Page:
10 property blueprints were left for display on the day we first viewed the home in early April. It told us a few things immediately that we soon confirmed: The sellers were the ones who built the house, the home was very much a custom build, the sellers loved their house enough to preserve these mementos, and it was designed and constructed in 1951. We love them, one or two or more might actually get framed for architecture appreciation, and for the rich, rich blue.
The prints stayed with the house, thankfully. Because what use would they have been to the sellers? They’re a bit tattered around the edges, natural wear and tear from the original construction process no doubt, and one of the most cherished little items that we could have ever received.
During the various walk-throughs and our home inspection, the blueprints were helpful in a practical way; they told us things about the basement, about the architect, about the location of the septic tanks (yes, at one point there were two which informed us a lot about the plumbing!). Looking through them now tells us even more, because as we’ve explored and lived in every inch of the house, we’ve been able to identify nuances in the floorplan that have changed from the original design.
We poured over the details in these prints for hours one day (not the most productive use of a sunny afternoon) and discovered a lot. Decidedly, until we track down and see evidence of the final building plans–something we suspect we could get from the city in a historical file upon request–we’re left to make assumptions about when architectural changes took place. Coulda been during construction, or in remodels done over the decades.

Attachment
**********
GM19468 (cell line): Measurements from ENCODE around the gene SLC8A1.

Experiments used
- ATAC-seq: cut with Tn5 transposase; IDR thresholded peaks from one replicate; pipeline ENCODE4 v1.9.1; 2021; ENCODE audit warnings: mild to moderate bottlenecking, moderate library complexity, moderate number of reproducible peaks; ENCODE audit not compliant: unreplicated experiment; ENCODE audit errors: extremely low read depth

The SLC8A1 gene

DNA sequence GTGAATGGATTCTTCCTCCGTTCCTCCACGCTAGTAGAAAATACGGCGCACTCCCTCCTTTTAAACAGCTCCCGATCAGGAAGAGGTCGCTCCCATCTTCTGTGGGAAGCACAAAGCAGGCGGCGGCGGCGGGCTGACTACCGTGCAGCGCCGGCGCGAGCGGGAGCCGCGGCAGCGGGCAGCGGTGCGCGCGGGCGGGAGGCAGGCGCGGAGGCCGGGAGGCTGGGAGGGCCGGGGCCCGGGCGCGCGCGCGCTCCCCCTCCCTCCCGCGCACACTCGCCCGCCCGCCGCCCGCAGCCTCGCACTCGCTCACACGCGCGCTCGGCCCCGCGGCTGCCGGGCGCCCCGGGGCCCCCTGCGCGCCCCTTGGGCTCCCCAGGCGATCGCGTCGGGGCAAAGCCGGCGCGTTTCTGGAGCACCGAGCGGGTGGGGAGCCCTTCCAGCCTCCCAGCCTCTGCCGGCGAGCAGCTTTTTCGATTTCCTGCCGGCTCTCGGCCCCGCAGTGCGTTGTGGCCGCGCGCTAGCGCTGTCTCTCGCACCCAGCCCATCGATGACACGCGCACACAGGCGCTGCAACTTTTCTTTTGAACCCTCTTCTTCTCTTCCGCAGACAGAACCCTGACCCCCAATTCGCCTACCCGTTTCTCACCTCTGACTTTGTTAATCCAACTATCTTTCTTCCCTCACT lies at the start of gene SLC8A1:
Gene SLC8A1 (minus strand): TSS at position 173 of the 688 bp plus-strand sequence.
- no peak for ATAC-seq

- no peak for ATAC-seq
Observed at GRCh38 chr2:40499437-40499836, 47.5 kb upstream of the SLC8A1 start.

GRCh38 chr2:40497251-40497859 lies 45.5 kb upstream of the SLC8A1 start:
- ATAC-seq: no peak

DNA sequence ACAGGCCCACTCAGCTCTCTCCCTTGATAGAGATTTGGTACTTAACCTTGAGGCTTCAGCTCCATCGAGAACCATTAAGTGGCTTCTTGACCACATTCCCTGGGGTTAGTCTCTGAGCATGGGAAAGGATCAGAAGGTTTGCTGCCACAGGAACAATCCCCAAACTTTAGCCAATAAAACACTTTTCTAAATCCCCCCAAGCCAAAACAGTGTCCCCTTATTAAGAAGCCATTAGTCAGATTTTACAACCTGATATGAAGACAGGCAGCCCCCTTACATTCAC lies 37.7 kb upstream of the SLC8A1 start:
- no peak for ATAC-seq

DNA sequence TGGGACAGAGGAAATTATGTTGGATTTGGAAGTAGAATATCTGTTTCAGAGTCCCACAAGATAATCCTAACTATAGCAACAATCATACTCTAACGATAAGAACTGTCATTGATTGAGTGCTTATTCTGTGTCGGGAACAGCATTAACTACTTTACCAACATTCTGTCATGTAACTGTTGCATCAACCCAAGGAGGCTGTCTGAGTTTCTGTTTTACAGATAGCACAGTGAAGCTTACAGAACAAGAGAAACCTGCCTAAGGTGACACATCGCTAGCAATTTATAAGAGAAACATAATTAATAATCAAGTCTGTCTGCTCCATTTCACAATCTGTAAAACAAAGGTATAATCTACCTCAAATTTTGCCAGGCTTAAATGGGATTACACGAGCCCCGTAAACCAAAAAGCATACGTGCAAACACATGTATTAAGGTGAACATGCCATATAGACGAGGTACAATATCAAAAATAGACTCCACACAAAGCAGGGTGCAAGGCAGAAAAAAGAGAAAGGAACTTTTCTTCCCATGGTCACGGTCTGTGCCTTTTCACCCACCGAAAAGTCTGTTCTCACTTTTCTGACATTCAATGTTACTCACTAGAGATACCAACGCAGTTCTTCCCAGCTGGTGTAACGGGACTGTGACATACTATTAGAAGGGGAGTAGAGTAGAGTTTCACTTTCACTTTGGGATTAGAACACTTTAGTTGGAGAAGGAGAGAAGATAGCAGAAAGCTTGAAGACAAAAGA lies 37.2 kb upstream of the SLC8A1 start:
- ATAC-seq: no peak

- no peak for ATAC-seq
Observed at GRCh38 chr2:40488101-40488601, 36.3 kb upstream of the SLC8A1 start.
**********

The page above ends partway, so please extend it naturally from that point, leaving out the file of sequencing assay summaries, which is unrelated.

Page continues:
It shows us the footprint of the old back porch, which was only about 2/3 the size of the current one and, from what we can tell, not screened in but featuring a flagstone wall surround. I already found in public records that the screened in porch addition was added in the early 60′s (roofline changes, added cement footings)
For one thing, the closets in the bedrooms are different in the blueprint than they are in real life. At present, our master has two closets with doors, but in the blueprint, one large closet with sliding doors occupies a whole wall in the room. In Julia’s room, the closet spans a whole wall too. Many doors are shown opening in different directions.
The front foyer was designed originally to have a closet too; maybe they realized, like us, that they had no use for the front door storage if they always entered the house through the garage. The second closet in the entryway, currently the one with the double doors, was much smaller and a single door.
The original design also featured several rounded corner details which you can see in the next photo, how mid-century charming! I couldn’t begin to guess when the plan was nixed, or if the rounded corners was something they changed years down the line. How cool it would have been to have those in our bedrooms and living room? It might be fun to implement or bring back that aesthetic someday.
The blueprints tell us nothing about the reasoning of having two doors entering the kitchen from the dining room–one opening appears to be a swinging door and the other appears to be a straight walk-through–but it does allow us to see that they had once planned on there being a second front entryway, with a second flagstone landing that led into the house on the right side of the garage door. The plan, which details a 5’6″ wide foyer leading straight back into the kitchen that would have added about 200 extra sq. ft. of space would have given us two additional closets (a killer mud room!) by reducing our garage size (we are so happy to have our two-car garage!).
On only one blueprint is it noted in red pencil “OMITTED, garage wall to butt against house.” You can’t read it so well in the below photo, but like that, it’s the house that we have now. No second front door, no extra space as a mudroom/foyer, and a wider garage.
I noticed more and more looking through the photographs that I snapped. And If you stare at them yourselves for awhile (click them to make them larger) you’ll probably even notice things that we haven’t. Amazing stuff, right?